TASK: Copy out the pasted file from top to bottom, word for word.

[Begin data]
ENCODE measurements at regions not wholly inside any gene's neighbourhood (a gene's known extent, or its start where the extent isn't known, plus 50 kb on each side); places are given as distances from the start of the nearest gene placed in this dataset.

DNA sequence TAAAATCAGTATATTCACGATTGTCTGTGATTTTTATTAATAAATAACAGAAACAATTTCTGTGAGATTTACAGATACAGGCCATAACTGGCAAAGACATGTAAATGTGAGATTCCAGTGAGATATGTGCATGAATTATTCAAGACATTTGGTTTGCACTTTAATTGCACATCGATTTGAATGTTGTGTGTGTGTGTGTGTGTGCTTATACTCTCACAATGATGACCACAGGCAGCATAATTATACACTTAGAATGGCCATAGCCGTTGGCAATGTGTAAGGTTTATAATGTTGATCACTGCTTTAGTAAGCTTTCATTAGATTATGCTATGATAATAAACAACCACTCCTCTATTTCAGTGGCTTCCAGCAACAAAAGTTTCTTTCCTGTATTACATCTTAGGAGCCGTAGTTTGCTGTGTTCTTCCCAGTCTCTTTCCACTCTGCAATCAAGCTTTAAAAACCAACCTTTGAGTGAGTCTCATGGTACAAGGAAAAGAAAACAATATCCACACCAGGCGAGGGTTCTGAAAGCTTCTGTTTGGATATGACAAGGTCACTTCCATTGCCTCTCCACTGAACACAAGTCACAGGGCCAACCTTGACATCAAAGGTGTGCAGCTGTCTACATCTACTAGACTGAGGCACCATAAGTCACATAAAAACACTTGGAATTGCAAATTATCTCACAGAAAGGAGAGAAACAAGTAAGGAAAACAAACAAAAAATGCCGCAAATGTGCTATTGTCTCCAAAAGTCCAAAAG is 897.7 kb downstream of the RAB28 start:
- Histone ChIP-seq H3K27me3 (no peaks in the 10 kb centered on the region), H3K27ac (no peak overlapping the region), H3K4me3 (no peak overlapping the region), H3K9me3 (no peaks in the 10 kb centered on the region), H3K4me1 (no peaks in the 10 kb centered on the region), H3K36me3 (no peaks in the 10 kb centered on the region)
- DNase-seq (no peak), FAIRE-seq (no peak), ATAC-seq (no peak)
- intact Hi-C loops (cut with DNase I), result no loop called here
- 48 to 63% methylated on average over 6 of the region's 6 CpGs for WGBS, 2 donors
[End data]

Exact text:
ENCODE measurements at regions not wholly inside any gene's neighbourhood (a gene's known extent, or its start where the extent isn't known, plus 50 kb on each side); places are given as distances from the start of the nearest gene placed in this dataset.

DNA sequence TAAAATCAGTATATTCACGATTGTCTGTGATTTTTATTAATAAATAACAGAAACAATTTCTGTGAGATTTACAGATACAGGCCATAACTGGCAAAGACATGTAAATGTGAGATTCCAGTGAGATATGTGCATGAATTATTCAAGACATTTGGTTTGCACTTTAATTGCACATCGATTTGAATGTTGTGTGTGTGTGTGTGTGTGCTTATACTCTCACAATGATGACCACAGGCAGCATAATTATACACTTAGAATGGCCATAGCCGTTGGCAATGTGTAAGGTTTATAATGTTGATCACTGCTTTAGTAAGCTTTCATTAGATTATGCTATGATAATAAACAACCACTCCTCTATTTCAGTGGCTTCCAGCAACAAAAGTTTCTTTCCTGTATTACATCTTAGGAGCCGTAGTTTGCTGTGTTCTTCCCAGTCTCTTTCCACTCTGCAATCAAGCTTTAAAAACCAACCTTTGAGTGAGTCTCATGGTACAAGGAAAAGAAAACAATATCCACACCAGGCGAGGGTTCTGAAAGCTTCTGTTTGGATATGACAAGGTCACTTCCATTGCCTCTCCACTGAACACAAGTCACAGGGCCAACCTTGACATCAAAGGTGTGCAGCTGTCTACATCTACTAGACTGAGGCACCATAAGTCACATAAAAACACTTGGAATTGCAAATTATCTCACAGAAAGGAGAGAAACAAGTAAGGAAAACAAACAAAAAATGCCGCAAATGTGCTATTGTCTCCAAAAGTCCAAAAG is 897.7 kb downstream of the RAB28 start:
- Histone ChIP-seq H3K27me3 (no peaks in the 10 kb centered on the region), H3K27ac (no peak overlapping the region), H3K4me3 (no peak overlapping the region), H3K9me3 (no peaks in the 10 kb centered on the region), H3K4me1 (no peaks in the 10 kb centered on the region), H3K36me3 (no peaks in the 10 kb centered on the region)
- DNase-seq (no peak), FAIRE-seq (no peak), ATAC-seq (no peak)
- intact Hi-C loops (cut with DNase I), result no loop called here
- 48 to 63% methylated on average over 6 of the region's 6 CpGs for WGBS, 2 donors